Hadoop Common
  1. Hadoop Common
  2. HADOOP-302

class Text (replacement for class UTF8) was: HADOOP-136

    Details

    • Type: Improvement Improvement
    • Status: Closed
    • Priority: Major Major
    • Resolution: Fixed
    • Affects Version/s: None
    • Fix Version/s: 0.5.0
    • Component/s: io
    • Labels:
      None

      Description

      Just to verify, which length-encoding scheme are we using for class Text (aka LargeUTF8)

      a) The "UTF-8/Lucene" scheme? (highest bit of each byte is an extension bit, which I think is what Doug is describing in his last comment) or
      b) the record-IO scheme in o.a.h.record.Utils.java:readInt

      Either way, note that:

      1. UTF8.java and its successor Text.java need to read the length in two ways:
      1a. consume 1+ bytes from a DataInput and
      1b. parse the length within a byte array at a given offset
      (1.b is used for the "WritableComparator optimized for UTF8 keys" ).

      o.a.h.record.Utils only supports the DataInput mode.
      It is not clear to me what is the best way to extend this Utils code when you need to support both reading modes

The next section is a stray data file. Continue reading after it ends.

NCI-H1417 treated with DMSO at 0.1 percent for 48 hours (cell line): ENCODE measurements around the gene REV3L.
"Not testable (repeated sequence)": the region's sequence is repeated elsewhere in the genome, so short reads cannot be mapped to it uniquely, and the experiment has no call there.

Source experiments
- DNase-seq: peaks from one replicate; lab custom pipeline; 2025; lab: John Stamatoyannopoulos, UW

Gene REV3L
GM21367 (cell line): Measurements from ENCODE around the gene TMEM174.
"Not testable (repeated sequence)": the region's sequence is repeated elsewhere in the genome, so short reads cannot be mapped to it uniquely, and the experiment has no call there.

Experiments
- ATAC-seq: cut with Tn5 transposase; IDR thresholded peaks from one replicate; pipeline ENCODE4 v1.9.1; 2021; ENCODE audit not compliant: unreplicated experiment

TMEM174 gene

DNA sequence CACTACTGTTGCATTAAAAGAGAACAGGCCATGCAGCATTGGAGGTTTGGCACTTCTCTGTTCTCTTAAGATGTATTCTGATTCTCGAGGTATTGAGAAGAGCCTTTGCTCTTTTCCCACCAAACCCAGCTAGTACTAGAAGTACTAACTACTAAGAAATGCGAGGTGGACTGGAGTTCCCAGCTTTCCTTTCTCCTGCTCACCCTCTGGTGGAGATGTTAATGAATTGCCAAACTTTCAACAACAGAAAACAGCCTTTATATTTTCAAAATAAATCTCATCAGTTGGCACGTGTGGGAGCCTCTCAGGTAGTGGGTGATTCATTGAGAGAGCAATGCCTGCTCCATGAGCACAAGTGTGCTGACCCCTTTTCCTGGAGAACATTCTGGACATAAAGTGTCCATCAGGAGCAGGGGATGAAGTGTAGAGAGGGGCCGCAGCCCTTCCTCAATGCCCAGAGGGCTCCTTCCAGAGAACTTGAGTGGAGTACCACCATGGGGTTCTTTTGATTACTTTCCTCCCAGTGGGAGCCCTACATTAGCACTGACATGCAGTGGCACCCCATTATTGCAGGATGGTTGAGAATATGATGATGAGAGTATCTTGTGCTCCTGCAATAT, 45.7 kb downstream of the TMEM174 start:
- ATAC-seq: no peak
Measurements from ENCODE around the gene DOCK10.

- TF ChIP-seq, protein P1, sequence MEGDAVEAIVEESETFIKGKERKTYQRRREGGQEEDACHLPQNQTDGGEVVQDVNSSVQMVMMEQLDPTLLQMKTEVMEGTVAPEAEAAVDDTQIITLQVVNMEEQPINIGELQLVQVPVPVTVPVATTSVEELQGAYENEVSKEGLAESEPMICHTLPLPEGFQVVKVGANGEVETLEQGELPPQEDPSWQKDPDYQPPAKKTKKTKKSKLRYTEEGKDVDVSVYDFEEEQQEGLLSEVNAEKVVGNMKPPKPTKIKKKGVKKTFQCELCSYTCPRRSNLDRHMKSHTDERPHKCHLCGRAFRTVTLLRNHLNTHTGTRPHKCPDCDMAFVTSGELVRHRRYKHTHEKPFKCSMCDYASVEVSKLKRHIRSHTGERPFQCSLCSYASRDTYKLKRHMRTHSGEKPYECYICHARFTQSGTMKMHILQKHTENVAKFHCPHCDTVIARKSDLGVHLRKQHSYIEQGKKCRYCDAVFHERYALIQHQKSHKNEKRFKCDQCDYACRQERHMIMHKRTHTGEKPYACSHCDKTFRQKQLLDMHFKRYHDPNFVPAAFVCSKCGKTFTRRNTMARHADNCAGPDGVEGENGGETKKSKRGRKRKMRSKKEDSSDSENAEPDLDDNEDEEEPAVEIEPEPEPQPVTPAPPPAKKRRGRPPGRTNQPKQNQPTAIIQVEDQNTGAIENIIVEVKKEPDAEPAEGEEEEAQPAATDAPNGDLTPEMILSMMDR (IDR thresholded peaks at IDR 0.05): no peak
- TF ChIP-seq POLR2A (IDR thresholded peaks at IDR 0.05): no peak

2 Methods like UTF8's WritableComparator are to be low overhead, in partic. there should be no Object allocation.
      For the byte array case, the varlen-reader utility needs to be extended to return both:
      the decoded length and the length of the encoded length.
      (so that the caller can do offset += encodedlength)

      3. A String length does not need (small) negative integers.

      4. One advantage of a) is that it is standard (or at least well-known and natural) and there are no magic constants (like -120, -121 -124)

      1. text.patch
        28 kB
        Hairong Kuang
      2. textwrap.patch
        1 kB
        Hairong Kuang
      3. VInt.patch
        12 kB
        Hairong Kuang

        Issue Links

          Activity